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U.S. Farmers Talk Trade During Meetings At WTO GENEVA (Nov. 11, 2002) — Six members of the National Farmers Union spent last week sorting through a maze of global trade proposals being pushed at the World Trade Organization during the current Doha round of trade talks.
While designed as an opportunity to learn the status of agriculture negotiations, the meetings also allowed the farmers to share their concerns.
“We all know that trade can be an important component of farm income,” said John Hansen, president of the Nebraska Farmers Union. “However, when the rules that apply to trade undermine the ability of family farmers to make a living, we have a problem, and that’s the point we wanted our negotiators to hear.”
Hansen and his colleagues insist that requirements in trade agreements like those imposed under the previous Uruguay Round of trade talks have seriously undermined American farmers.
Robert Carlson, a North Dakota wheat and livestock producer and president of that state’s Farmers Union, says the major problem with the global accord is that it takes away the right of individual nations to formulate sound domestic farm policy. “American farm policy options have become so limited as a result of international agreements that we cannot depend on being able to provide an adequate safety net for producers,” Carlson said. “While this year’s farm bill provides some support for family farmers, the trade talks continue to whittle away at domestic policies.”
While opening American borders to some products may benefit consumers, the Farmers Union leaders said agricultural products are often a different story. According to California Farmers Union President Joaquin Contente, “We can produce more of some foodstuffs than we need in the U.S., yet we’re forced to accept a certain level of imports from other countries, which does nothing but drive down our prices and those of producers around the world. It makes no sense.”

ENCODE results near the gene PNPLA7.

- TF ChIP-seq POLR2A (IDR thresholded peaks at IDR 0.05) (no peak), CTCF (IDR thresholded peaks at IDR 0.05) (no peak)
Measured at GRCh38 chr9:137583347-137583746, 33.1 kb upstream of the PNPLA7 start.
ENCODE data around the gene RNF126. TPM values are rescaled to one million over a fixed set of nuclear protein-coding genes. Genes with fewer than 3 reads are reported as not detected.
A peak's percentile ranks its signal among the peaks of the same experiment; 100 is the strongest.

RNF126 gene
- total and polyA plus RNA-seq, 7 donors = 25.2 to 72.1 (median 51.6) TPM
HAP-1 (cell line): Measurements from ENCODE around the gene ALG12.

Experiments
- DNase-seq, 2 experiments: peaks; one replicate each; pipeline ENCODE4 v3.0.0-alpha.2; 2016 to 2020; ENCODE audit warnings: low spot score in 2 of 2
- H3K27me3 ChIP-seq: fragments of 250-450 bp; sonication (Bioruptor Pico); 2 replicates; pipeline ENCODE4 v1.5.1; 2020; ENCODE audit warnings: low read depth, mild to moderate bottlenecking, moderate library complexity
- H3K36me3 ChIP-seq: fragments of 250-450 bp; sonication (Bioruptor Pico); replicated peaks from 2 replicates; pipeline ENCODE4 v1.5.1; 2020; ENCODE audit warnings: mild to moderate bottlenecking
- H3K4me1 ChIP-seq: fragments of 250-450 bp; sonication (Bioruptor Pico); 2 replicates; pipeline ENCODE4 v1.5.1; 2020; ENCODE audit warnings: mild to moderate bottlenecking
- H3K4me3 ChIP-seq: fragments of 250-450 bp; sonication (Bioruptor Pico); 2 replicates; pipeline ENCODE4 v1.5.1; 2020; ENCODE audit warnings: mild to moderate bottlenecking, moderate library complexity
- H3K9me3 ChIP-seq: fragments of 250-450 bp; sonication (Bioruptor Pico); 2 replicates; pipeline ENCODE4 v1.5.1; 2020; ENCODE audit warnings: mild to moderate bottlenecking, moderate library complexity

John Stencel, president of Rocky Mountain Farmers Union, which includes Colorado, New Mexico and Wyoming, said the same case can be made for products in the states he represents. “We’re really worried about the effects of these agreements on the individual producer,” he said. “There are a lot of arguments for free trade but most of them are made by commodity buyers and sellers, not by farmers.”
The group, which included NFU staff members Jim Miller and Clay Pederson, met with WTO officials and negotiators from the United States, New Zealand, Australia, Japan, Brazil, Costa Rica, Mauritius, China, and the European Union while in Geneva. Pederson also represented the group at the International Federation of Agricultural Producers meeting, speaking on industrial concentration among the processors, input suppliers, wholesalers, retailers and transporters of farm goods.
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